Ireland's imports, exports continue to fall in May, but at slower paceChristian Fernsby ▼ | July 16, 2020
Ireland's goods imports and exports continued to fall in May due to the impact of the coronavirus pandemic, but at slower pace, showed the figures released by the country's Central Statistics Office (CSO).
Fall Ireland airport
The falling rates of Ireland's imports and exports in May showed improvement when compared with April during which the country's imports and exports dropped by nearly 22 percent and 10 percent respectively over a year ago.
The impact of the COVID-19 crisis on Ireland's external trade, especially on its exports started in April after the country's goods export value hit a record high of over 17 billion euros in March.
The performance of Ireland's imports and exports in June will largely depend on the performance in the markets of the European Union (EU), the United States and Britain as they are the three main markets for the Irish imported and exported goods, said local analysts.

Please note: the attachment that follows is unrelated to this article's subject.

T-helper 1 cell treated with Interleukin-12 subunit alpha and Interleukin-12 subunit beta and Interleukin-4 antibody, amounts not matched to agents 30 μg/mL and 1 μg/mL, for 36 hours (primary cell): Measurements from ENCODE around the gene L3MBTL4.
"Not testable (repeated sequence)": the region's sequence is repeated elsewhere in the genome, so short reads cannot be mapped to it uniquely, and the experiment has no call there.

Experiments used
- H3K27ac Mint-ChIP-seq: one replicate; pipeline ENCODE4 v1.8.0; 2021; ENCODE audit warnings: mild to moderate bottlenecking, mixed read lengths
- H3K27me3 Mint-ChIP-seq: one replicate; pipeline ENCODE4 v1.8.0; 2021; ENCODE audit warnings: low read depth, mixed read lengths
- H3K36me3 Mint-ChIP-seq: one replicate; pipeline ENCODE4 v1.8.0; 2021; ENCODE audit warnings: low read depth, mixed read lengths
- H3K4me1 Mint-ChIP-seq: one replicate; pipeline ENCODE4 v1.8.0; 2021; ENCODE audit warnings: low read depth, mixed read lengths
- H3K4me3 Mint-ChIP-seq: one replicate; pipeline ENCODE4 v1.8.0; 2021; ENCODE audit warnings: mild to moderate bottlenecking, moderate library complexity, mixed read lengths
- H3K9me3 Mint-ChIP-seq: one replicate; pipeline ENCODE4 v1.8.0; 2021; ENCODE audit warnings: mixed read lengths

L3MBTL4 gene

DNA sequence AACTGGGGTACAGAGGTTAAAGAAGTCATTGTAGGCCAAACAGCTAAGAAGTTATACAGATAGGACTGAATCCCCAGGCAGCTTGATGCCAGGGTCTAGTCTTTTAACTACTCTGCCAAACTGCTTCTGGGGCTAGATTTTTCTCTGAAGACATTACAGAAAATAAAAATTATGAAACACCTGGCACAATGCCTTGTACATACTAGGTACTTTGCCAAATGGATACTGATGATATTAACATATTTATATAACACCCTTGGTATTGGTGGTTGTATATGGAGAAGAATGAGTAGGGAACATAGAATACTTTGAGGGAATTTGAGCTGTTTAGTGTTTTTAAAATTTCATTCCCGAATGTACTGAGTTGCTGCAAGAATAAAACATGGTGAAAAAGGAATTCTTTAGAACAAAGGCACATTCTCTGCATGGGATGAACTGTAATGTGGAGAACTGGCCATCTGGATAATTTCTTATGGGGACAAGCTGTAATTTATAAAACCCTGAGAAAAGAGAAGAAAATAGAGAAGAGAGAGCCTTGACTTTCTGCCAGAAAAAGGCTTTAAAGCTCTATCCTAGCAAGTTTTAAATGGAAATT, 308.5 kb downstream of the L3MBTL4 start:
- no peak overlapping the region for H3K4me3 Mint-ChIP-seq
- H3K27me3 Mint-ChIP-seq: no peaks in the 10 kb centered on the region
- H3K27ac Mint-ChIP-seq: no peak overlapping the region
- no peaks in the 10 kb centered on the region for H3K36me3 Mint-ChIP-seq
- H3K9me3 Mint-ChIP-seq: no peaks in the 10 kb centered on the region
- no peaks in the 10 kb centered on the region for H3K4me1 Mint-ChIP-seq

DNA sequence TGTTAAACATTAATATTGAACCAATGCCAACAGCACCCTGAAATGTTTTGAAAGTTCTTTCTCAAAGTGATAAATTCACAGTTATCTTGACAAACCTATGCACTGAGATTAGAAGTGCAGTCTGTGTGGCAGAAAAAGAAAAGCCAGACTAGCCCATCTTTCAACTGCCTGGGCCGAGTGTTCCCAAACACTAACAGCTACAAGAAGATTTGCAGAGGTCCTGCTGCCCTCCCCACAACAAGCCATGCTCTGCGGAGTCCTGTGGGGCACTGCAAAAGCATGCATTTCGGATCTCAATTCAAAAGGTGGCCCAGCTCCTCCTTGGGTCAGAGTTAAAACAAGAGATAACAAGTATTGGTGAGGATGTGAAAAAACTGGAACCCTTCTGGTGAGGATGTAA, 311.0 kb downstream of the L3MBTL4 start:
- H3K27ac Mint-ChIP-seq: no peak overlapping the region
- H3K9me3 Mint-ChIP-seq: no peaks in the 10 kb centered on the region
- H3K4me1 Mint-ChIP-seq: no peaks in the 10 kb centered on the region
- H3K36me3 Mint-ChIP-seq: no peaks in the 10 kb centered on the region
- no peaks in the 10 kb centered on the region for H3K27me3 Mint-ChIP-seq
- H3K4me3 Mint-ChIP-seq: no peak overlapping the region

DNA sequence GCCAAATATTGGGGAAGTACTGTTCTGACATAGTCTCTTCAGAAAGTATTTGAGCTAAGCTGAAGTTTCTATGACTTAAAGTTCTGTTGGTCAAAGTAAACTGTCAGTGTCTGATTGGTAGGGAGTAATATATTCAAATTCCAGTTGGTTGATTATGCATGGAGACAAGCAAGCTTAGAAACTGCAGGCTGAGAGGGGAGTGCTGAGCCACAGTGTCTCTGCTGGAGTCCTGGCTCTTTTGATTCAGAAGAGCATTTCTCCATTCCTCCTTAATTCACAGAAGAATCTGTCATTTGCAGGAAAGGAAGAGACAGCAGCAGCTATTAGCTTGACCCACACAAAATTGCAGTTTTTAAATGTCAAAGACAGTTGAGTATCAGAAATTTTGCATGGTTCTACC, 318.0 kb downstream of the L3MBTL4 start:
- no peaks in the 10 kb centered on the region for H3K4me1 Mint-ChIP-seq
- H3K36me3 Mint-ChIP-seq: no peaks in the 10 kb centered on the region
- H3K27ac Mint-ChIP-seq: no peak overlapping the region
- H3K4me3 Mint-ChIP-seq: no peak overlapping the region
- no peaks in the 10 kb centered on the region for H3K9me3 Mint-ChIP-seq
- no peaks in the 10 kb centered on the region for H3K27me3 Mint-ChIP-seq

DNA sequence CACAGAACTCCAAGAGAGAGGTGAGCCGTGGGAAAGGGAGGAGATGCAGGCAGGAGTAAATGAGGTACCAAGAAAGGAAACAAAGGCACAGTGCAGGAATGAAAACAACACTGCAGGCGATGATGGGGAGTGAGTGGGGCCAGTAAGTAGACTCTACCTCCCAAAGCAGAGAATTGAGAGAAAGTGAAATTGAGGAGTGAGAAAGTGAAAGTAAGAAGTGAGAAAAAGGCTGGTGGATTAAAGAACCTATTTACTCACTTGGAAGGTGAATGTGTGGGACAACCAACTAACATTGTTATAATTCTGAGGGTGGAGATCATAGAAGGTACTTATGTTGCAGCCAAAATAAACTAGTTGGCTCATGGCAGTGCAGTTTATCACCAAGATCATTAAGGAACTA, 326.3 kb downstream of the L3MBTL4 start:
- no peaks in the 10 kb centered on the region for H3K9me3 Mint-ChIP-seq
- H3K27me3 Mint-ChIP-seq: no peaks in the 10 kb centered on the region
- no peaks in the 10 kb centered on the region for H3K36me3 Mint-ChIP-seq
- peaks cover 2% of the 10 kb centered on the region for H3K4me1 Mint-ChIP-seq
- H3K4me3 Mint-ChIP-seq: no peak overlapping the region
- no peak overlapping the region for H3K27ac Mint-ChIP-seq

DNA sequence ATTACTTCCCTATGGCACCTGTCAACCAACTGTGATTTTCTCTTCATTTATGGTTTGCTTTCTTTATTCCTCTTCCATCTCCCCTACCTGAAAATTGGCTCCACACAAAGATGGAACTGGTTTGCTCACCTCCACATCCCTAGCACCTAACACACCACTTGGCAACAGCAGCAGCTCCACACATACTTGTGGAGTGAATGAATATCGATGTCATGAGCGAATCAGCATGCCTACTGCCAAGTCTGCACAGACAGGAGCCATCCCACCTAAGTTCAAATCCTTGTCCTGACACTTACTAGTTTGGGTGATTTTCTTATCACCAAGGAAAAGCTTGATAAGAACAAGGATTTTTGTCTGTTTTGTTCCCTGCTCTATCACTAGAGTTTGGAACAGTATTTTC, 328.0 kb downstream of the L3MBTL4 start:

In May, the EU accounted for 1.631 billion euros or nearly 28 percent of the total goods imported by Ireland, followed by Britain which accounted for 1.476 billion euros or over 25 percent of the country's total imports.
The EU is also the largest export market for Irish goods. In May, Ireland exported a total of 4.953 billion euros worth of goods to the EU, accounting for 38 percent of the country's total exports, followed by the United States which accounted for 4.315 billion euros or 33 percent of the country's total.
The CSO figures also showed that China is the largest trade partner of Ireland in Asia, an emerging market for Irish imported and exported goods. In May, Ireland imported 582 million euros worth of goods from China while its exports to the country were valued at 882 million euros.
During the first five months of this year, Ireland's total imports were valued at 33.59 billion euros, down 8 percent over a year ago while its total exports were valued at 67.702 billion euros, up 6 percent year-on-year, according to the CSO. ■